Risks of GE Food

Genetic engineering of the food we eat is an inherently risky process. Current understanding of genetics is extremely limited and scientists do not know the long-term effects of releasing these unpredictable organisms into the environment and people's diets.

Due to consumer pressure, supermarkets in many countries have cleared genetically engineered (GE) food from their shelves and global food companies have removed GE ingredients from their products. In addition, some leading pig and poultry producers have promised not to supply animals with GE feed.

 

Europe is leading the way in the fight against GE food; a huge mobilisation of European consumers and environmentalists has held genetically engineered organisms (also called GMOs or genetically modified organisms) at bay in Europe over the past eight years. In April 2004 it brought into force the world's toughest labelling regime.

Consumers should be protected from the dangers of GE food, not only in Europe but the whole world. However in many countries food manufacturers and corporations are failing or refusing to inform the public about the presence of genetically engineered ingredients in their products.

Consumers have the right to know and the right to choose: While labelling does not fully address the concerns of GE ingredients, it at least allows the consumer to make informed choices and decisions. Information about a product would enable and assist consumers who would want to take a precautionary approach in their food choices to do so. Moreover, failure to provide information is considered a breach of fair trade.

The latest updates

 

Illegal GE canola found growing in Swiss port area

Blog entry by Akiko Frid | 31 May, 2012 2 comments

Genetically Engineered (GE) oilseed rape, or GE canola, was recently found growing in Switzerland where nobody actually cultivates it. Switzerland has in fact had a GE moratorium in place since 2005 and the import of GE crops in...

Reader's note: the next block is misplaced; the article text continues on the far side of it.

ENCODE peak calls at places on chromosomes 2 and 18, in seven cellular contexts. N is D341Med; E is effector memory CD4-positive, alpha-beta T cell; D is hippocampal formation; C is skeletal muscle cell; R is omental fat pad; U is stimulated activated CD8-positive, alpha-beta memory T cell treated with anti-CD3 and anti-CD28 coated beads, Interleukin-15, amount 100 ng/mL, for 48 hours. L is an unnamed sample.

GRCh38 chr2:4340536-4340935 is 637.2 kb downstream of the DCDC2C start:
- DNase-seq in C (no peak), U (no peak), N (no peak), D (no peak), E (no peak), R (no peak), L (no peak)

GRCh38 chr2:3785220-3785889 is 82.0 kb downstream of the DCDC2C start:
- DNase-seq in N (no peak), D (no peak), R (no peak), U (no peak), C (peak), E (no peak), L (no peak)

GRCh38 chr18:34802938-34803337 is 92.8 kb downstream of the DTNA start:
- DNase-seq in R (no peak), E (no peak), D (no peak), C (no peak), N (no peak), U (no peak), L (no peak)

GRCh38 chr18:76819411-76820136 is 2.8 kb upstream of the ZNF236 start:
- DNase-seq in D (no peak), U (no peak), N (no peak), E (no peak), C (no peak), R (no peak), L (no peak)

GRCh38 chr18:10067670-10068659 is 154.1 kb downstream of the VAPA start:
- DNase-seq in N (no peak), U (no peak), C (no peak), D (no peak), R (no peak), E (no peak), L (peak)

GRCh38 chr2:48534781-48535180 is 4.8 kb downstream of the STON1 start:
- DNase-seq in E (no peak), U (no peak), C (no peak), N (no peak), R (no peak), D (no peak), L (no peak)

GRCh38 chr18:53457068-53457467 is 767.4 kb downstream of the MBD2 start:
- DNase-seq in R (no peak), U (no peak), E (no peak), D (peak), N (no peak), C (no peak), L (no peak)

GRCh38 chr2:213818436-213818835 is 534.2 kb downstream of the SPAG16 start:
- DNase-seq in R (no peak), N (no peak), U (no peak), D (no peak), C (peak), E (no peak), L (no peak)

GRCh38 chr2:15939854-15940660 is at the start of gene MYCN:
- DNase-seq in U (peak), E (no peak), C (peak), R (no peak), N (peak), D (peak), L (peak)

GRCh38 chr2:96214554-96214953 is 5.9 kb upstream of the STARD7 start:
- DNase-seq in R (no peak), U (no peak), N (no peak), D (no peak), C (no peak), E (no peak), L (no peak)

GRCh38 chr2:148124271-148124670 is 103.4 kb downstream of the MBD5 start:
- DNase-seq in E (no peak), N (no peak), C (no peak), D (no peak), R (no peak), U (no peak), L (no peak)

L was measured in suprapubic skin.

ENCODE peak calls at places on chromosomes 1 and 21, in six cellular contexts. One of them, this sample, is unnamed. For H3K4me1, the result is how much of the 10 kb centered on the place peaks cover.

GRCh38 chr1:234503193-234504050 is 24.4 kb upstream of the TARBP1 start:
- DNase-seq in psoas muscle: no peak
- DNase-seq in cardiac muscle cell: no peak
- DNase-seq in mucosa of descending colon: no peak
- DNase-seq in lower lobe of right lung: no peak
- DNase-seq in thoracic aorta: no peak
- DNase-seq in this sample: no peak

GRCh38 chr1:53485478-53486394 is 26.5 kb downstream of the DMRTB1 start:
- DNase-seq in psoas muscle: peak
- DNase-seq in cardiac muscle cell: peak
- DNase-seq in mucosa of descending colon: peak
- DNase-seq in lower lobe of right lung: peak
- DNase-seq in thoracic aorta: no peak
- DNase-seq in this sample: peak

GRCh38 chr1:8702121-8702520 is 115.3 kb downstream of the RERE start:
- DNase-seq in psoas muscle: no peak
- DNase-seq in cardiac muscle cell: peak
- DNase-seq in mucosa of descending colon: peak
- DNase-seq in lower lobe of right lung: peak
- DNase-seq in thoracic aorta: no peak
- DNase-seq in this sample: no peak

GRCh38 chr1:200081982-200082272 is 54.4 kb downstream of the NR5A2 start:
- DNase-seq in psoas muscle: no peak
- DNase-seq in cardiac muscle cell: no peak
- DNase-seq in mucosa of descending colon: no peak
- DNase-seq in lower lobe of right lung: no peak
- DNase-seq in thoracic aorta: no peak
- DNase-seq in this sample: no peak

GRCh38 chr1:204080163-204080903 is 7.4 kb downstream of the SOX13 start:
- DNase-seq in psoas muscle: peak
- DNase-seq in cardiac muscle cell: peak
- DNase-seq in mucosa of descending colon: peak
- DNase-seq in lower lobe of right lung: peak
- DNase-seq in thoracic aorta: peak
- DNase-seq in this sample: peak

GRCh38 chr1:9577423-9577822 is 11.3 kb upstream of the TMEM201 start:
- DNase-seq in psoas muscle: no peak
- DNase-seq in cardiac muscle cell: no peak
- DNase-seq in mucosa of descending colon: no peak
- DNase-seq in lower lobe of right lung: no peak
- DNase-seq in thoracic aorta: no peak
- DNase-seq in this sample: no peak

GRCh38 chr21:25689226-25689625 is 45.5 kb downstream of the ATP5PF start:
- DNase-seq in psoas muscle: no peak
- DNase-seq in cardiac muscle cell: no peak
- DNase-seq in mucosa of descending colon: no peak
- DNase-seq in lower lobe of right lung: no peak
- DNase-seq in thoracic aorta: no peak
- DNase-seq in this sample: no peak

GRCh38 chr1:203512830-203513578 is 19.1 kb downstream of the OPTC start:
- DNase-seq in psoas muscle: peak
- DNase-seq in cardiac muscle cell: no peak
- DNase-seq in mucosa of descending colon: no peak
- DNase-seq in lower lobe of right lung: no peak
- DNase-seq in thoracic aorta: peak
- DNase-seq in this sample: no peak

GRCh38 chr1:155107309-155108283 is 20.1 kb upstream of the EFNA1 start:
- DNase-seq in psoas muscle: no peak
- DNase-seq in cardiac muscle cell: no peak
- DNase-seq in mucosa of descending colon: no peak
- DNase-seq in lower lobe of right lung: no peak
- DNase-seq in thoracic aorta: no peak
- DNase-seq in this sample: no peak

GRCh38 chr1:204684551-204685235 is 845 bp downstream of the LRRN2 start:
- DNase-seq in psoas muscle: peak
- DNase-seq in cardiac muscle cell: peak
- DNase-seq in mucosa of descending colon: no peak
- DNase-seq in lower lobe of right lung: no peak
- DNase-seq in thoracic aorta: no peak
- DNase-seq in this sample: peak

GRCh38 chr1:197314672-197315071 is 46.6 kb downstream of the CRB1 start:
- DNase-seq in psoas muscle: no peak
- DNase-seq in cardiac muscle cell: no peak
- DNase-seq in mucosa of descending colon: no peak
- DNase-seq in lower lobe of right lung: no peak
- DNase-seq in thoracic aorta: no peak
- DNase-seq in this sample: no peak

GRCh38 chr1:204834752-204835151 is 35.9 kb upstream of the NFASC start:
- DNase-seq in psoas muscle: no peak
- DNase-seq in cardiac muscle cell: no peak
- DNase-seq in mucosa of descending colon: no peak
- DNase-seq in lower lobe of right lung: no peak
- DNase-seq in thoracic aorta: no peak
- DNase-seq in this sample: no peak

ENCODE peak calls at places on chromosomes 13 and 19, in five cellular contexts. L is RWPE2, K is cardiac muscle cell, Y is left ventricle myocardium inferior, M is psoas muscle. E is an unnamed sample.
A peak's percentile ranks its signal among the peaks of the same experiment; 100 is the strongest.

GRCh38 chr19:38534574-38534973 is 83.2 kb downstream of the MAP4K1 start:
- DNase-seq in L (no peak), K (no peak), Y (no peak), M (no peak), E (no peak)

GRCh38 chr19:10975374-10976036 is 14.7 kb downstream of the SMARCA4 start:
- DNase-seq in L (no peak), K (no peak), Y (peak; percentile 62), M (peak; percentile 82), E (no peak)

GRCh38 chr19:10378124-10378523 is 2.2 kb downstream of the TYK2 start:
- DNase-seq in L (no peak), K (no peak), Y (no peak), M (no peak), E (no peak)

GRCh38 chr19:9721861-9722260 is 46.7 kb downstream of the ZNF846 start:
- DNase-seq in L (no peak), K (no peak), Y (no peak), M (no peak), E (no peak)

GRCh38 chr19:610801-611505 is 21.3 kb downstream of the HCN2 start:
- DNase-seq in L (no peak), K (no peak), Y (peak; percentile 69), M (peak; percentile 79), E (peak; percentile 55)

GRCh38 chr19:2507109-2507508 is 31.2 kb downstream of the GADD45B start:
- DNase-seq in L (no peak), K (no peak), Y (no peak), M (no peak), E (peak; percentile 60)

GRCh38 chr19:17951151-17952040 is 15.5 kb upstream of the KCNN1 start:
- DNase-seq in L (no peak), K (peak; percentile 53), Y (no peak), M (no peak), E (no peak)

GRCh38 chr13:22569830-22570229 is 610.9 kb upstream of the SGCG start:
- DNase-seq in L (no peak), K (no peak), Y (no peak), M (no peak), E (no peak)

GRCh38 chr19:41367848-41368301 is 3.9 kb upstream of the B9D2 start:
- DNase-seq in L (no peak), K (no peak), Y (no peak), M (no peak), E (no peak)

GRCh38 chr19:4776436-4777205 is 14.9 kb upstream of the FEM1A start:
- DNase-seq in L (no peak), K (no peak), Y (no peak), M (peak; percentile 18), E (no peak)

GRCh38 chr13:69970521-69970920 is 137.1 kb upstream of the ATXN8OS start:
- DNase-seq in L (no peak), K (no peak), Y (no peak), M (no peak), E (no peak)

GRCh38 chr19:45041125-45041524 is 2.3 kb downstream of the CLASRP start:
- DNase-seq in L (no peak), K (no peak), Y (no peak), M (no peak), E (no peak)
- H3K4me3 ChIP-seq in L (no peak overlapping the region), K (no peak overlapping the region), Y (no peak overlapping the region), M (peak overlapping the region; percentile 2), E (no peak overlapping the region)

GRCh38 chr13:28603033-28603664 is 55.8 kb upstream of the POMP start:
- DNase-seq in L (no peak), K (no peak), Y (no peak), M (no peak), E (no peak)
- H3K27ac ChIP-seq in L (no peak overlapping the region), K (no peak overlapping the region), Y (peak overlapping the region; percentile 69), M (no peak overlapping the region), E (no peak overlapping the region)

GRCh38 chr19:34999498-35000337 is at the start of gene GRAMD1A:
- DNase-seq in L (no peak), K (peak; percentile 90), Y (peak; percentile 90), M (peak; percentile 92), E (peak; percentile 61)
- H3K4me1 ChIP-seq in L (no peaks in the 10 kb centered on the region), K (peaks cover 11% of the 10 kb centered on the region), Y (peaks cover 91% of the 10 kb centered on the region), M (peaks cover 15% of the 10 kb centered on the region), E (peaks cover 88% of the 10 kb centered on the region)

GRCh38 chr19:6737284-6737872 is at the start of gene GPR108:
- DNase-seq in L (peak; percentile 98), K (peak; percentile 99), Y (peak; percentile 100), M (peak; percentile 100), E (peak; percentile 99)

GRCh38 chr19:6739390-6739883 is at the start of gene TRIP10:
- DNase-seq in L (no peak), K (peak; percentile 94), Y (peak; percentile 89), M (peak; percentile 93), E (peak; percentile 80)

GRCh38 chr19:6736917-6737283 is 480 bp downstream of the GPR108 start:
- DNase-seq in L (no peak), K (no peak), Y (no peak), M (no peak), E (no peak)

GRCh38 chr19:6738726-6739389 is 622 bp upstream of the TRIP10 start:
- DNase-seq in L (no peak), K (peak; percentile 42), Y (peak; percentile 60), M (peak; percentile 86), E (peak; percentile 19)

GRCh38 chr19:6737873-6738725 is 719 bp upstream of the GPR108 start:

Precaution is simply common sense

Blog entry by Paul Johnston and David Santillo | 24 May, 2012 1 comment

Using precaution to avoid environmental problems makes sense right? Well, that is what is called the Precautionary Approach. Opponents argue that precaution is a recipe for inaction, that it stands in the way of innovation and that it...

Facing up to the costs of stamping out GE corn

Blog entry by Federica Ferrario | 22 May, 2012 3 comments

Imagine you stumble upon an oil spill that needs immediate attention to prevent substantial environmental damage, but even when you contact the authorities nothing happens. You feel completely lost when you realise no one cares. What...

Mayan people join action to keep honey GE free

Blog entry by Aleira Lara | 16 May, 2012 4 comments

Recently members of the  Mayan people  living on the Yucatan Peninsula in  Mexico joined Greenpeace activists  and said no to genetically engineered crops. Using their own bodies to form the message ‘MA OGM’ or ‘No to GE’, 2000...

India and the Philippines at forefront of campaign to protect eggplant diversity

Blog entry by Didit Pelegrina | 7 May, 2012 1 comment

Recently, Greenpeace in the Philippines dressed up as genetically engineered (GE) monster crops and filed a case before the Supreme Court asking to stop the on-going field trials of the GE insect resistant Bt eggplant, on the...

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